‘Welcoming’ change

‘Welcoming’ change

Women in Shoura talk about one term experience at the Council

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Women in Shoura talk about one term experience at the Council

Fatima Muhammad

THINGS have changed since women first joined the Shoura Council almost four years ago. While they first faced some disapproval from their male colleagues this is not the case now said Salwa Al-Hazza, a female Shoura member and a consultant ophthalmologist at King Faisal Specialist Hospital and Research Center. She said that there were some drawbacks at first as they were new to the Shoura with no experience and the female staff at the secretariat department were new as well so they were not able to assist us much. It, however, did not take long for women to know and work within the system in the Shoura and the necessity of lobbying to get more votes for their recommendations. What is even more important, she said, is that women have managed to win the trust of their colleagues of both genders.

Al-Hazza told Saudi Gazette that the percentage of women in the Shoura is the highest in the Gulf region, it even surpasses that in the USA and Canada. The 20% puts the Kingdom on the 80th rung in terms of women full membership in parliaments worldwide. She, however, highlighted that participation of women should not be looked at from a gender point of view but rather women should “realize” that their participation is making a difference especially that all women Shoura members “were not picked up from their homes but rather from leading positions in their fields. They are also chosen from different regions.”

As the Shoura term of four years is about to end marking the first women participation in Shoura, Al-Hazza said that women have surpassed their male counterparts expectations despite the fact that women had to start from scratch. She added that male members are “happy and supportive” of women participation now.

Asked if all women participants are active she said that both men and women have number of silent voices and this is typical in all parliaments around the world and that percentage constitute normally a third of the total number of the parliament members.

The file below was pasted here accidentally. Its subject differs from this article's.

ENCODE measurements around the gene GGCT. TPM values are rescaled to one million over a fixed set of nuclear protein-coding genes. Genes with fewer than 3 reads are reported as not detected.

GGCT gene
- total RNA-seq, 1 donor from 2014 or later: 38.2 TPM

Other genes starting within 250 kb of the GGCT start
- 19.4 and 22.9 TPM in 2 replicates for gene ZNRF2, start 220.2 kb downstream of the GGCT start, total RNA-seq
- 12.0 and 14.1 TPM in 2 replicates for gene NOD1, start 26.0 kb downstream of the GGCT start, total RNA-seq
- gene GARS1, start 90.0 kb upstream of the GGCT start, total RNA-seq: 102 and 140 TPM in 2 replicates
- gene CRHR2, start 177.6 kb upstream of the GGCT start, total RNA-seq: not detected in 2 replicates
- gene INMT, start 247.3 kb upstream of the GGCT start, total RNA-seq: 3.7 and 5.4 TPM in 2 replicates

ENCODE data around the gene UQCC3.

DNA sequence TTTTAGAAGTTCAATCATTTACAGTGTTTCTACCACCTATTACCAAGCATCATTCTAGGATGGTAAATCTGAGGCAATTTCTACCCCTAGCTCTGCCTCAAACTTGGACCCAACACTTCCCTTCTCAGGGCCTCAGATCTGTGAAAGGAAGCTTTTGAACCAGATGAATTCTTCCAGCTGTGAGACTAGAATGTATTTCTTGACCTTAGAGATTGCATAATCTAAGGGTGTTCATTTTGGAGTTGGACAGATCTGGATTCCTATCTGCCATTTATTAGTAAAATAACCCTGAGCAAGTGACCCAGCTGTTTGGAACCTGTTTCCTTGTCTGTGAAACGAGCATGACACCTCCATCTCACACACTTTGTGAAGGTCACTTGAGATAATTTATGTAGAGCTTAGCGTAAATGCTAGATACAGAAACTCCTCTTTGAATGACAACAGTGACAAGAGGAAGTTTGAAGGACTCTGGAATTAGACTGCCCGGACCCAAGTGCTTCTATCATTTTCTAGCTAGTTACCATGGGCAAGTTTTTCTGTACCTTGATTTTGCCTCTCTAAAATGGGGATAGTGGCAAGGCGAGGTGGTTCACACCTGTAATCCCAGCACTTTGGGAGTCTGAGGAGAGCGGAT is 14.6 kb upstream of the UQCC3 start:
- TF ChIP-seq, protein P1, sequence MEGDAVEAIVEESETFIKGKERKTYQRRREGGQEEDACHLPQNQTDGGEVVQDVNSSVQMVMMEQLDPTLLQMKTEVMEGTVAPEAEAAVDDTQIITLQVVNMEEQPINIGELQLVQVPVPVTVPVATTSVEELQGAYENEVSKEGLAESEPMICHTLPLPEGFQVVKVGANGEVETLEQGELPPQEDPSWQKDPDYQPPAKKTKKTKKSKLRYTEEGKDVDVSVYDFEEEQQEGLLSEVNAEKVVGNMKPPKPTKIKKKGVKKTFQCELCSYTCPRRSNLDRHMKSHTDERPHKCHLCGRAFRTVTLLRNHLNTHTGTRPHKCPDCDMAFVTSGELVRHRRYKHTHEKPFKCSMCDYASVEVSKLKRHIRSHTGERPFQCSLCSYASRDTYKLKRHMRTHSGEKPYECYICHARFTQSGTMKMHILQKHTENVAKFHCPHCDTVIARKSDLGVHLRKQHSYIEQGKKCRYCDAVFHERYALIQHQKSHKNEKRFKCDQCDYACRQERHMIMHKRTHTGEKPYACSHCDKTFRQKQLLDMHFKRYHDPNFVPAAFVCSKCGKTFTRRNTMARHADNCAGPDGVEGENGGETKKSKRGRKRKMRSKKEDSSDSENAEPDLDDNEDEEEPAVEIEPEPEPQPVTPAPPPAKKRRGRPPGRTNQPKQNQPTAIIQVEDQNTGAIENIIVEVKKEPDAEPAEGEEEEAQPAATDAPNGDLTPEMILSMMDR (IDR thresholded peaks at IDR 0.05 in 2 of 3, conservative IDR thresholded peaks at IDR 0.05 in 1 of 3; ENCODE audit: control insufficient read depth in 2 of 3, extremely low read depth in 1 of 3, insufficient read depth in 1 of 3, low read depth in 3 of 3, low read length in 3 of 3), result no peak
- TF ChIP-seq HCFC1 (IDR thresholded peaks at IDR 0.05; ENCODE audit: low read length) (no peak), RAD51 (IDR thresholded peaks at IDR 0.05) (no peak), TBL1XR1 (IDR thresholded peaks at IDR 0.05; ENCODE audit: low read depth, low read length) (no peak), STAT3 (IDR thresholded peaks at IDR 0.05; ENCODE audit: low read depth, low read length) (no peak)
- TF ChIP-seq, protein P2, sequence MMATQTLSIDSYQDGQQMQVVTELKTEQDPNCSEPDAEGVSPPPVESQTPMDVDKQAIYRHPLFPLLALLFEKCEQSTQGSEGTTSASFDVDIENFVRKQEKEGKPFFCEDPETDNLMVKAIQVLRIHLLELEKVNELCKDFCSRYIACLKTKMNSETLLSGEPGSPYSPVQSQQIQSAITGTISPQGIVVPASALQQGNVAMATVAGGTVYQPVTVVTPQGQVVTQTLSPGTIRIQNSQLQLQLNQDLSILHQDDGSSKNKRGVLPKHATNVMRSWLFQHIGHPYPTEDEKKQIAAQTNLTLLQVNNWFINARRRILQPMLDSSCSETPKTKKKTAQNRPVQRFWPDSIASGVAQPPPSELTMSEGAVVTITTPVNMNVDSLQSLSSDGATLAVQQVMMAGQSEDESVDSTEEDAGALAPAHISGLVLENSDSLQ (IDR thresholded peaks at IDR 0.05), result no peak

Asked about the pressing files that they still want to bring to the table at the Shoura, she said that they are waiting for the harassment file, which she said needs urgent addressing, to be tabled. She added that the female ID card, which was discussed at the Shoura and implemented soon afterwards by the Ministry of Interior, highlights the role that the council plays in highlighting pressing public needs.

Thuraia Al-Arrayed another member of the Shoura who is also a poet, columnist and a planning consultant stressed in her talk with Saudi Gazette that women in the Shoura do not suffer from any discrimination and they are enjoying their full membership and are doing all the required duties including participation in discussions, tackling responsibilities, presenting recommendations and beyond that representing the council outside the country.

She noted that when women first joined the council there were different reactions not only in the council itself but even among the public. “There were people who were pessimistic, others said let’s wait and see while a third group was totally against it.” Things now, she said, has moved smoothly allowing women to almost finish their first term in Shoura while enjoying all rights just like their male colleagues.

Al-Arrayed noted that the voting system in the Shoura is not biased and has always varied according to agreement and disagreement with the suggestions presented regardless of the gender of the person presenting the idea. The change in views among male and female members of the Shoura is based on individual priorities and classifications of what is vital or not.

She further said that they were determined when they joined the Shoura to make their participation “succeed”, adding, “I did not think of it as just doing a job but doing and providing what is beyond the best that is to say no room for failure.”

In few months the Shoura is expected to change a large number of its members as some would be retiring while others will move to others positions and a third group might not be renewed. “We will see new faces and more women in the Shoura within couple of months if the total number of Shoura exceeds the current 150 members.”

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